"The chicken is not human."
Translation:Το κοτόπουλο δεν είναι ανθρώπινο.
The Greek sentence seems rather strange - it does not express that the chicken is not a human being. Ανθρώπινος, -η, -ο is either used in constructions like η συμπεριφορά του δεν είναι ανθρώπινη - his behavior is not human(e) (i.e. civilized, compassionate etc.), or in combinations like το ανθρώπινο σώμα, η ανθρώπινη μοίρα, η ανθρώπινη δικαιοσύνη etc. [There is another also another sentence in this course Η γάτα είναι ανθρώπινη.]
For the live animal you can use either κοτόπουλο (= young chicken irrespective of gender) which is also used when talking about food, or κότα = hen. So when someone has chickens you can say 'έχει κότες' in general. The rooster is κόκκορας. You can see more about gendered nouns for animals here https://forum.duolingo.com/comment/27198534.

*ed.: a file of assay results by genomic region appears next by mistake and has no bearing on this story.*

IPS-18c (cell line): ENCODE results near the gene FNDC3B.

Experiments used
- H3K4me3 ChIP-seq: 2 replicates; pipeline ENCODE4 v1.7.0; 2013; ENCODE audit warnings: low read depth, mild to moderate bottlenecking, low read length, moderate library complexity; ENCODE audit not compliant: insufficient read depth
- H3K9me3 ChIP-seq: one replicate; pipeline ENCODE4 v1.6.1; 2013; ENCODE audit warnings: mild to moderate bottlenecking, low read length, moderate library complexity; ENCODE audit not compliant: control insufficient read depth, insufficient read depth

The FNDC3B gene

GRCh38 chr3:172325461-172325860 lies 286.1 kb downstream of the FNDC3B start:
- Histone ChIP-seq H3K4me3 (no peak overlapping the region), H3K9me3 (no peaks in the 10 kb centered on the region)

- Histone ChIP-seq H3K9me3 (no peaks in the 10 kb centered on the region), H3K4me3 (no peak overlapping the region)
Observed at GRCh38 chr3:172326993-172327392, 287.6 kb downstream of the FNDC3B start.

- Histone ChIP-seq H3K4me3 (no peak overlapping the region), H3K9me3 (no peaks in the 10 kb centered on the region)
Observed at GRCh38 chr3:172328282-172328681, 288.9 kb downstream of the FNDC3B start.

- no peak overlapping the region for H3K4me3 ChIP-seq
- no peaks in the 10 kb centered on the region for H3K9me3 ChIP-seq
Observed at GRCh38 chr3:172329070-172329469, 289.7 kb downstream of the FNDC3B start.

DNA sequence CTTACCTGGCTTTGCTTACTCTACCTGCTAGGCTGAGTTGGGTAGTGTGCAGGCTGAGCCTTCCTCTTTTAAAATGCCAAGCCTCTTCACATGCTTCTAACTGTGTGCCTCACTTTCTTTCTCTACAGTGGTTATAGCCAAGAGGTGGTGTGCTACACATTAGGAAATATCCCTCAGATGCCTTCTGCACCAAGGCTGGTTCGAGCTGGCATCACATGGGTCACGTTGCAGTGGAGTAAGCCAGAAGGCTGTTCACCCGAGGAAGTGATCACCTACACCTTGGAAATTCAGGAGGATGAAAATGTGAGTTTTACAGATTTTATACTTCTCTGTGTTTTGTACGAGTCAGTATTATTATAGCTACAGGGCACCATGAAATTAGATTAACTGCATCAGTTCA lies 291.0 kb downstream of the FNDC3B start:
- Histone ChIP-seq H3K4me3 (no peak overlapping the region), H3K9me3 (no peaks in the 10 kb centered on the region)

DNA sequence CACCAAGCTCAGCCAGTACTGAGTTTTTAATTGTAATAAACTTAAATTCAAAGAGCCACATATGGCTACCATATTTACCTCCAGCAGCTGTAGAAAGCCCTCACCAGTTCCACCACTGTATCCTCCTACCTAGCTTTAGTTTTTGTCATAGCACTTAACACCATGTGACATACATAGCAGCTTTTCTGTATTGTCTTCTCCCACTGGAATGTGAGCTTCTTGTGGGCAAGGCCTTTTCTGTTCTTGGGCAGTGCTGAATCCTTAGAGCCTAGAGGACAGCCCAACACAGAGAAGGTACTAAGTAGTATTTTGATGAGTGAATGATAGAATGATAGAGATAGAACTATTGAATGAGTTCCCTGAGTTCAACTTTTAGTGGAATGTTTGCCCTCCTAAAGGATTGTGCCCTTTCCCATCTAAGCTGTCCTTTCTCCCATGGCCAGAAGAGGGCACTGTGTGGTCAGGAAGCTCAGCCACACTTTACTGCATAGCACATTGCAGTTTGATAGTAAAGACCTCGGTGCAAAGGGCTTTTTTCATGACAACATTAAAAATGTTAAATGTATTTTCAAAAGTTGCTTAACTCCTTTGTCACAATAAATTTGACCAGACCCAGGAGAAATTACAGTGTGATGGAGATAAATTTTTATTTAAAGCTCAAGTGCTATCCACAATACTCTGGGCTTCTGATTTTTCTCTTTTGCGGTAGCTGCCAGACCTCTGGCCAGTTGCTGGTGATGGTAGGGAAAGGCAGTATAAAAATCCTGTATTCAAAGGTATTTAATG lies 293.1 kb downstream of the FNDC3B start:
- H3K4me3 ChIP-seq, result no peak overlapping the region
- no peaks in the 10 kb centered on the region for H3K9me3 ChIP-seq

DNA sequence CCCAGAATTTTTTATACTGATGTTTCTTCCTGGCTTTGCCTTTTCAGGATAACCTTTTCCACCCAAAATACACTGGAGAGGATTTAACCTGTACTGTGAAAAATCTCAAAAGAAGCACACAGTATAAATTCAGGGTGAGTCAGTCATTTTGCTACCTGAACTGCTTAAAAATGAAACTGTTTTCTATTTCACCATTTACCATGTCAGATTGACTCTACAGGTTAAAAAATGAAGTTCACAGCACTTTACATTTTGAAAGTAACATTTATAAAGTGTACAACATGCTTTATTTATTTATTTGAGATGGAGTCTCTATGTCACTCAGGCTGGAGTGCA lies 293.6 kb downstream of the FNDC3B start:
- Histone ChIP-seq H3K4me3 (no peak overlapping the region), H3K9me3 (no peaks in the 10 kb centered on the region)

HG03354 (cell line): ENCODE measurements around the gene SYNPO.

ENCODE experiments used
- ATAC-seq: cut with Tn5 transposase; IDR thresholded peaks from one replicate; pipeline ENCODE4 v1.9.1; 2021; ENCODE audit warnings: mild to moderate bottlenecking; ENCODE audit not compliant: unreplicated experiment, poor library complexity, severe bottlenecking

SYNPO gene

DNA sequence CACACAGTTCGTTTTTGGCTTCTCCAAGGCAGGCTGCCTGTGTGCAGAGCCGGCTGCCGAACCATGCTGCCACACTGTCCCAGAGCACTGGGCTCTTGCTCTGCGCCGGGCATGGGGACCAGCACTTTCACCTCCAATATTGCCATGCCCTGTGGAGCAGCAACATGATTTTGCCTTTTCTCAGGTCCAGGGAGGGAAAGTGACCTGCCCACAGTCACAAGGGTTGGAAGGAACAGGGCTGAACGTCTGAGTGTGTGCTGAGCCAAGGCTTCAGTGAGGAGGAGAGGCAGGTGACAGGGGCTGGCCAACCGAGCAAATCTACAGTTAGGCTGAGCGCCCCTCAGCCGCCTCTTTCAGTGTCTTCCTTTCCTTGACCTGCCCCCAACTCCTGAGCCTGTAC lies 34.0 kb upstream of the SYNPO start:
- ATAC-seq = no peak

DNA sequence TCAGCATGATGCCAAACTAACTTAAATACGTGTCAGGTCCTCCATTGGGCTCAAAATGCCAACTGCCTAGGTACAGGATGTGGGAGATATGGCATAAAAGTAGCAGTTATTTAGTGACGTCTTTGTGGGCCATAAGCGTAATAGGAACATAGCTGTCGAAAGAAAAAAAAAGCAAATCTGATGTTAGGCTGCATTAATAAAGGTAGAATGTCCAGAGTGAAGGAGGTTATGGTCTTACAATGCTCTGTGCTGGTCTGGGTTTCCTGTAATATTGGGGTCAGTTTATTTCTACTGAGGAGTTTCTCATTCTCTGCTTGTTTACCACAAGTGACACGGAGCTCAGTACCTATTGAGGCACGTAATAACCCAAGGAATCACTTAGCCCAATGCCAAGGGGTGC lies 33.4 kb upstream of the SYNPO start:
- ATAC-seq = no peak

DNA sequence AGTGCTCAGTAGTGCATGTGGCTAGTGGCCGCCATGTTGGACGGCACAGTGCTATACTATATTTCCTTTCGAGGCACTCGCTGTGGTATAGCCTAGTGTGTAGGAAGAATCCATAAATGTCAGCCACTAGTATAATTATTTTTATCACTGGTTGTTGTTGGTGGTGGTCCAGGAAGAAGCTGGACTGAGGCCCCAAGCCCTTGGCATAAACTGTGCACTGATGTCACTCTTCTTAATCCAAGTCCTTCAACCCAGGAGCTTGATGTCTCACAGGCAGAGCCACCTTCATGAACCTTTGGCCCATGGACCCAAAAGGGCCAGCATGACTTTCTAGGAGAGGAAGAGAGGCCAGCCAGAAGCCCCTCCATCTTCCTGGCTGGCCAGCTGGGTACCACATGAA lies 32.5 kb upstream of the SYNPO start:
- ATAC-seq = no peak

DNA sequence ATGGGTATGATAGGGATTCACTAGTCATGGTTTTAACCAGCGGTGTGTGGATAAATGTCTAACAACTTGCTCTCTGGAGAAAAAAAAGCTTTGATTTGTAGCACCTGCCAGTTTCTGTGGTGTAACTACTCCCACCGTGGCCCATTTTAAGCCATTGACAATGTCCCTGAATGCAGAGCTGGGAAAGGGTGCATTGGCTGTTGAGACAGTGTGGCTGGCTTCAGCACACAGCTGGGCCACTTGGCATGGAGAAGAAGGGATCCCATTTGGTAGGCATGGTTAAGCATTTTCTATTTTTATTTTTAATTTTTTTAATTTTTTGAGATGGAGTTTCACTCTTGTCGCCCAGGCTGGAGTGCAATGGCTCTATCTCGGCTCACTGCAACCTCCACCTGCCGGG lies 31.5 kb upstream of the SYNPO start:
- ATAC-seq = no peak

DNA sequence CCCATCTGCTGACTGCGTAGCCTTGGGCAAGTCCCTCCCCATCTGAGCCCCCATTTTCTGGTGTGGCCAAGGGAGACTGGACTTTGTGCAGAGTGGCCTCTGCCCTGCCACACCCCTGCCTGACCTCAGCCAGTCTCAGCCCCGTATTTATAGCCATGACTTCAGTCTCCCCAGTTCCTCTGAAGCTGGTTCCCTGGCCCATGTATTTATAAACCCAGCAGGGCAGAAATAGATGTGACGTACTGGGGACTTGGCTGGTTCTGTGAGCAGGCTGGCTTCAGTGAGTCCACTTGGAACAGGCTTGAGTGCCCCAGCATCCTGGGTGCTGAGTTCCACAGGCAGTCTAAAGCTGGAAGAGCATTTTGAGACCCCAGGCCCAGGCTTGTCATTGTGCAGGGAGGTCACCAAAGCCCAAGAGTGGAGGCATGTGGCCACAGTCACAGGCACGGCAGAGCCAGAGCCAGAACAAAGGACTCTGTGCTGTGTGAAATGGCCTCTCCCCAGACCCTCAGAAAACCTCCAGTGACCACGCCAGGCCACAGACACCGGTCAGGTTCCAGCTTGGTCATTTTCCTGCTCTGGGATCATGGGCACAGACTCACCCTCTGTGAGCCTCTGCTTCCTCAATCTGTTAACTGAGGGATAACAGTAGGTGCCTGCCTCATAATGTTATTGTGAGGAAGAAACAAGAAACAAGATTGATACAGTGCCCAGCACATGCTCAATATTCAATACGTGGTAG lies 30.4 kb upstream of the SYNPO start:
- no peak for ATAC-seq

What is the rule for using 'ο' or 'ω'? And 'ι' or 'η'?
It's the same "rule" that you use for choosing between ee and ea in English in words such as "cl..n" or "gr..n" or "m..t".
That is: in modern English, it's simply something you have to memorise, because the different spellings represent what used to be different pronunciations but are now pronounced completely identically.
Just as English schoolchildren have to remember to write "clean" and "green" (not "cleen" or "grean") and that both "meet" and "meat" are words, Greek schoolchildren have to remember to write χορός (dance) but χώρος (space).